The new addition was unveiled at the 1st annual Society for Laboratory Automation and Screening Conference, in San Diego.
The expansion of the Epigenetic Biochemical Toolbox increases the portfolio to over 35 validated enzymatic assays for the detection of post-translational modifications of histone H3 and p53. The assays cover all the major writer and eraser enzyme families including HDACs, Sirtuins, HATs, HMTs and demethylases. This newly expanded portfolio helps researchers explore epigenetics-based therapeutic candidates for cancer and neurodegenerative disorders.
"This new addition to our epigenetics portfolio is part of a series of innovations to create a full breadth of offerings to advance personalized medicine research," said Kevin Hrusovsky, president, Life Sciences and Technology, PerkinElmer. "We are taking active steps to continue to transform PerkinElmer into one of the leading providers of technologies, services and products to enable researchers in this expanding market."
The new AlphaLISA(R) Epigenetic Cellular Detection Kits enable rapid and direct detection of endogenous modification of epigenetic marks on Histone H3, all in a one-well, no-wash assay format.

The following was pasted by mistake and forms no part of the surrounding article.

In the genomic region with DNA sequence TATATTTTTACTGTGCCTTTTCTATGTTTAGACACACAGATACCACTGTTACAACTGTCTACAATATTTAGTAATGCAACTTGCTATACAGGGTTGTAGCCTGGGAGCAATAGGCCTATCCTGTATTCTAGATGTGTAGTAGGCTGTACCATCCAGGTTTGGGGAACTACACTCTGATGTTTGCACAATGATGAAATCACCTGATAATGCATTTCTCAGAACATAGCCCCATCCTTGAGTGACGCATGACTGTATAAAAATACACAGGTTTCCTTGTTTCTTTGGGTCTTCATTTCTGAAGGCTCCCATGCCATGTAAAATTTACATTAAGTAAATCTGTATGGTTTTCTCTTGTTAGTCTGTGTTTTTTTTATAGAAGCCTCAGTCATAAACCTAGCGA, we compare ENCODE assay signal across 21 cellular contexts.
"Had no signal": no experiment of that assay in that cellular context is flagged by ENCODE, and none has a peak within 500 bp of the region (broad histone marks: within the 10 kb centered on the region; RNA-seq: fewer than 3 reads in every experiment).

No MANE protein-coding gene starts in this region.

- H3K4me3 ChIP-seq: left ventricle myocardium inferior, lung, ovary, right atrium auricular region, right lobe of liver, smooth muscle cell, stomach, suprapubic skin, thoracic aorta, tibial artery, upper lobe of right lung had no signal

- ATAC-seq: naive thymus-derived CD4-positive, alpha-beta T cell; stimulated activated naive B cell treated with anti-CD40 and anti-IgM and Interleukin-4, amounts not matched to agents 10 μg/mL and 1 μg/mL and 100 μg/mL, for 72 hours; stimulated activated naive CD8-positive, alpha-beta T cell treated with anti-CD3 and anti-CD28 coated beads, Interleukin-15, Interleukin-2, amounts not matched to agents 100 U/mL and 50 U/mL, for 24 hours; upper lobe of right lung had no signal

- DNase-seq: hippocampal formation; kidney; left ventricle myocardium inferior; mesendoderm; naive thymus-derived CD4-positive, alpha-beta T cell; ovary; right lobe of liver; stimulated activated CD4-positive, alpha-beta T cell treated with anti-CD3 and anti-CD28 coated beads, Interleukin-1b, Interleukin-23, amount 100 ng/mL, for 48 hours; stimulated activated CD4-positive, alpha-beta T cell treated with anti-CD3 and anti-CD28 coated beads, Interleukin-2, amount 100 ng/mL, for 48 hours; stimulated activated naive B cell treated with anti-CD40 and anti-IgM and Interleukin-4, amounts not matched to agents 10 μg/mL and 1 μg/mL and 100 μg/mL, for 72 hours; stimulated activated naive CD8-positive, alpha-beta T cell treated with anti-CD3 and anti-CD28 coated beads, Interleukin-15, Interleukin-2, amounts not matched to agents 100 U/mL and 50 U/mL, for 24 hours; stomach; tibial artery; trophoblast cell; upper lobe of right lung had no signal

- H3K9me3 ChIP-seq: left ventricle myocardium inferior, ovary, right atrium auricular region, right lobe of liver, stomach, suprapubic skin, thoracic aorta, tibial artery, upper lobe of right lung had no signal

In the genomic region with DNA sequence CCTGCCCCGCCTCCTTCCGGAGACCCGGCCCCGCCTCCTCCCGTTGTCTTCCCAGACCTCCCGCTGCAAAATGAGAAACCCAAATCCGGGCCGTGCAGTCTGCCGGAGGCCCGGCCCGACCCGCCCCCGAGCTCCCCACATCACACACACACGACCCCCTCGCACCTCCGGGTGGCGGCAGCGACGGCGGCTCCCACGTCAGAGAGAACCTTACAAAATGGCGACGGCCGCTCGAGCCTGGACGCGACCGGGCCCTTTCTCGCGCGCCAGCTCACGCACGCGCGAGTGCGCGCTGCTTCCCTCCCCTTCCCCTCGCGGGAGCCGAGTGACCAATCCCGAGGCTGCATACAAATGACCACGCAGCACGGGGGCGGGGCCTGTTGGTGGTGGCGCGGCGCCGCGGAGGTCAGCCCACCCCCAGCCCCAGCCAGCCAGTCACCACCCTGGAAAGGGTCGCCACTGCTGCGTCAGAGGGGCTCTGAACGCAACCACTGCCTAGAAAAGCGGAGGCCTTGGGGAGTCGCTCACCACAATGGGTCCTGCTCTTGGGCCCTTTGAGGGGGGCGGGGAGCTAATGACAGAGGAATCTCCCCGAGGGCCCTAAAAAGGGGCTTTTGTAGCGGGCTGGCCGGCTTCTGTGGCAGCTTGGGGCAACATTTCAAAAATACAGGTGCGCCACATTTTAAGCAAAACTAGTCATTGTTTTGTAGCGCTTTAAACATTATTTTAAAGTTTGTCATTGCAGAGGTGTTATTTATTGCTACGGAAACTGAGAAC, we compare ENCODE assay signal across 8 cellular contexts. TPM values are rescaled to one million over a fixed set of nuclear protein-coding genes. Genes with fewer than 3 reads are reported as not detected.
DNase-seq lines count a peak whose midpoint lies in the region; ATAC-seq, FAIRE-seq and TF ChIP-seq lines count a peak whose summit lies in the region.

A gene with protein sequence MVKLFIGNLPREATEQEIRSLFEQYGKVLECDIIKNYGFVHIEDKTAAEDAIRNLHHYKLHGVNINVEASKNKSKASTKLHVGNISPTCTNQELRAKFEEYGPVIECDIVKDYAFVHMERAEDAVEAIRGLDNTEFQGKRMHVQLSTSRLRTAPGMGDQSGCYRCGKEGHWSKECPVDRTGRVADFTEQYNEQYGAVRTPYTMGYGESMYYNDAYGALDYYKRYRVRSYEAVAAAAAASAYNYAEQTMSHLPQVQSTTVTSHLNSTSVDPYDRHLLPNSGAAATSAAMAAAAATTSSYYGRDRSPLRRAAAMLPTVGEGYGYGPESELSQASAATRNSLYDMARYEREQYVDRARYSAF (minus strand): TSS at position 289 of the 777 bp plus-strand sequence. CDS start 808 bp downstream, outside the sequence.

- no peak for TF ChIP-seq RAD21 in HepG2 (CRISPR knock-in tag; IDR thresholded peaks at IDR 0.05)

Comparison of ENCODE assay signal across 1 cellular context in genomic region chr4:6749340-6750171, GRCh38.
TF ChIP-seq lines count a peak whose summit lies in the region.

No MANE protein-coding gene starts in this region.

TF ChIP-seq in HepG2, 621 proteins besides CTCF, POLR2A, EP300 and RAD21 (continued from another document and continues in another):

"The study of epigenetics is rapidly growing and presents opportunities for drug discovery, resulting in an increased need for high quality reagents," said Mark Roskey, vice president and general manager, Reagents, Life Sciences and Technology, PerkinElmer. "We now provide the most comprehensive reagent portfolio for epigenetic drug discovery. Our solutions are highly validated with detailed, ready-to-use protocols, and optimized for simplicity and throughput, marking our commitment to this expanding area of research."
PerkinElmer's epigenetic portfolio provides researchers access to fully validated reagents and assay development services that offer valuable time savings in the race to discover novel drug candidates. These highly specific reagents along with PerkinElmer's knowledge support for the development of epigenetic assays allow researchers to identify and characterize their lead compounds more quickly and efficiently.